Monday 26th February 2018
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Metlifecare shares fell 4.8 percent after New Zealand's second-largest listed retirement village operator posted a 66 percent drop in first-half profit as the property market slowed and it missed out on sales gains after it bought back units to temporarily rehouse residents while it fixed up leaky buildings in their villages.
The stock dropped 30 cents to $5.95, near a two-week low, after the Auckland based company reported net profit of $56.4 million, or 26.5 cents per share, in the six months ended Dec. 31, 2017, from $165 million, or 77.1 cents, in the year-earlier period. The company booked a $60 million gain in the value of its investment property, compared with a $259 million gain in the year-earlier period.
Excluding the unrealised valuation gains and other non-cash items, underlying pre-tax profit slipped 6.2 percent to $36.2 million, and the company said that while it expects to deliver a stronger second-half performance, underlying operating cash flow and profit for the 2018 financial year are expected to be "in line" with last year, before rising again in 2019.
The fall in the share price is "in line with a slight downgrade in underlying profit compared with what the market was expecting," said Bryon Burke, head of equities at Craigs Investment Partners. The shares have lifted 12 percent over the past year.
Greg Smith, head of research at Fat Prophets, said the result contained some "encouraging aspects" and the company's main drivers, the growing and ageing population, haven't "gone away."
He noted that occupancy rates were very high and the pipeline of new development is going well.
In the first half, the company increased its total number of units and beds 2.8 percent to 4,603 after delivering 94 new units and beds, compared with 97 in the year-earlier period, and said a further 160 units are due for completion in the fourth quarter of this financial year. Its occupancy remained at 98 percent, which it said reflected good demand for its product.
The retirement village operator and developer said it's on track to deliver more than 254 retirement units and care beds in 2018 financial year, joining the sector on a major construction drive in anticipation of an ageing population in need of supported housing. The value of Metlifecare's investment properties lifted 9.5 percent to $3 billion.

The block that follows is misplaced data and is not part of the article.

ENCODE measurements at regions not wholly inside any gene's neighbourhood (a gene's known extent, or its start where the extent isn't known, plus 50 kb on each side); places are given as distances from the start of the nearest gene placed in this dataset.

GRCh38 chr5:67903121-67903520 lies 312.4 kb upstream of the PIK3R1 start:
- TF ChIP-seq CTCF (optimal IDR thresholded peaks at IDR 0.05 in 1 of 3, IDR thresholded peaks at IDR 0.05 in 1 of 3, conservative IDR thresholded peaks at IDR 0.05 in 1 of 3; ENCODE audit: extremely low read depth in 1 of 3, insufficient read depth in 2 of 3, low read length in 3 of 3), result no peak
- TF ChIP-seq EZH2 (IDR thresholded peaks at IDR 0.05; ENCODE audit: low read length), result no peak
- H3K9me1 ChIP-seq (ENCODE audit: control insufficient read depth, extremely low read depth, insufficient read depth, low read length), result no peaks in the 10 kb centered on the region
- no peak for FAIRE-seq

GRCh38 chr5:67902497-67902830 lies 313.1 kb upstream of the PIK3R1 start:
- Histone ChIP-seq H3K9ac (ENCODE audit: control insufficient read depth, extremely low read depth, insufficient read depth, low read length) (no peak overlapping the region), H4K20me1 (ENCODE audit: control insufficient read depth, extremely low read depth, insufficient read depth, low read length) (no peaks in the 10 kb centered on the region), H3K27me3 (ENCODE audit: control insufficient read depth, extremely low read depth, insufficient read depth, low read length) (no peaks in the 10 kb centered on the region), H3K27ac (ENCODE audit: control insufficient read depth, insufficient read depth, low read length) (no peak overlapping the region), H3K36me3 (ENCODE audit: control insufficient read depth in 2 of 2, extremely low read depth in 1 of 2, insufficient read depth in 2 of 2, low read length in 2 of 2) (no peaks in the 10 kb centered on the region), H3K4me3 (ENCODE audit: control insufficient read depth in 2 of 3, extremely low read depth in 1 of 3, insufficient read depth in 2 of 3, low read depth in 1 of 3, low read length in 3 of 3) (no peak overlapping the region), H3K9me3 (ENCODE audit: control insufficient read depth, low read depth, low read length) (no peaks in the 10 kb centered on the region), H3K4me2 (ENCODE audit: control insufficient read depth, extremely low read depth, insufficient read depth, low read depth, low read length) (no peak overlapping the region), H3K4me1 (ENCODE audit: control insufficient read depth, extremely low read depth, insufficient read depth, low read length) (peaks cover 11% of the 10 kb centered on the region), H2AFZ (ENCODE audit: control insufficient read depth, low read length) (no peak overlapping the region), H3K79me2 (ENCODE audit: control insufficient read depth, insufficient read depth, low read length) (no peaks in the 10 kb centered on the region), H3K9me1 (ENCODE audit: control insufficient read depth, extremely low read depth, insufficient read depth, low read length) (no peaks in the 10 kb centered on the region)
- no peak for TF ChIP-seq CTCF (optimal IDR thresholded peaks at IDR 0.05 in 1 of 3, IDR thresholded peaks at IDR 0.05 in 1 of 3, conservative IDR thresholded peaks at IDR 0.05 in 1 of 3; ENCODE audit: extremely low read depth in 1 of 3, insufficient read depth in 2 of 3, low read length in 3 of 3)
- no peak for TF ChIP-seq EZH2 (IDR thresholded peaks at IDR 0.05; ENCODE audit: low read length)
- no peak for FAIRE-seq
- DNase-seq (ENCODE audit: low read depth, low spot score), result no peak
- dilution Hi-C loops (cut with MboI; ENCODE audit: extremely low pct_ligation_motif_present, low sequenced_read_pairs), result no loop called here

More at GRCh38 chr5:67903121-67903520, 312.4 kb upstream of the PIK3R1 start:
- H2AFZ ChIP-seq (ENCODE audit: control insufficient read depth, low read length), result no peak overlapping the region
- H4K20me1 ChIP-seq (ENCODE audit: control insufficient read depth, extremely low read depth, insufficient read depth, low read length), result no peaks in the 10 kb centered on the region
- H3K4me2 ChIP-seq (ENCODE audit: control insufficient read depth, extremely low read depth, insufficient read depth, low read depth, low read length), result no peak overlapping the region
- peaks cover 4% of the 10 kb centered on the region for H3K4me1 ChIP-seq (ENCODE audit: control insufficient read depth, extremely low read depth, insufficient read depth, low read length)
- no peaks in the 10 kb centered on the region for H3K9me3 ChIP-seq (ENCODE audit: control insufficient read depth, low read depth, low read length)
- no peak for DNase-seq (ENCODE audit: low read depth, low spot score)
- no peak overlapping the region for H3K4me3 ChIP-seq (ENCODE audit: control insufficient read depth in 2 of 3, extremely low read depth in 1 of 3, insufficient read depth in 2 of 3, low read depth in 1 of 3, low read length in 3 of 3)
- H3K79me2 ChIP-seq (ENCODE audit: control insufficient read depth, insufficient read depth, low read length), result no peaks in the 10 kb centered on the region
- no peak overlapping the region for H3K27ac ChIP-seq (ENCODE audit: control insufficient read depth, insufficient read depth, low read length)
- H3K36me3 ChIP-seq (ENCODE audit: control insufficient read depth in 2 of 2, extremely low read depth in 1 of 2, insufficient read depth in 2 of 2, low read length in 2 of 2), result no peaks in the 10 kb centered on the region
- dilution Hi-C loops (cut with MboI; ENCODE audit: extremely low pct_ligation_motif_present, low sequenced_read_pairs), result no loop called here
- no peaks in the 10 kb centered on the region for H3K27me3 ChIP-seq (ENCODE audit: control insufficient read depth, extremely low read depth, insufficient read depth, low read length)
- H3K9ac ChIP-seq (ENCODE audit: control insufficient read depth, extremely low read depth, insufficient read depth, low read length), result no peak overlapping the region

Like many New Zealand building owners, Metlifecare has been hurt by the country's leaky building crisis and expects to spend $44 million over seven years to remediate four to five of its villages. During the first half, it bought back 41 units to temporarily house residents while it fixes the units and estimates that's caused it to miss out on $6-$7 million of resale gains during the period, although the company will resell those at a later date and book the gains then. In Auckland, its affected buildings at Waitakere Gardens and Dannemora are expected to be released back on the market in about 18 months, while a new building at Pinesong is expected to be completed in the middle of this calendar year.
While that weighed on the result today Fat Prophet's Smith said the refurbishment and modernisation programme is "ultimately that is going to drive pricing, occupancy, earnings growth longer term so it was good to see them focusing on it."
Meantime, the impact of a wet winter and the general election also had a cooling effect on the country's inflated property market, and while the company achieved pricing and margin uplift during the period, the sales environment had become more testing with longer settlement times. Still, Metlifecare said market conditions had firmed since December and the company had signed more sales and resales applications for settlement in the second half of the 2018 year than at the equivalent time last year.
In the first half, the company's total sales volumes dropped 29 percent to 188, as new sales fell 63 percent to 33, and resales slipped 11 percent to 155.
Chief executive Glen Sowry told BusinessDesk the first-half result would have been "very strong" if the company hadn't bought back units to temporarily house residents.
"We are feeling confident about how the second half is shaping up. We are off to a good start," he said.
He said the property market "has returned to more normal long-run typical growth" after two to three years of "abnormally high house price inflation", particularly in Auckland.
Metlifecare will pay a 3.25 cent first-half dividend on March 29, up from 2.25 cents a year earlier.
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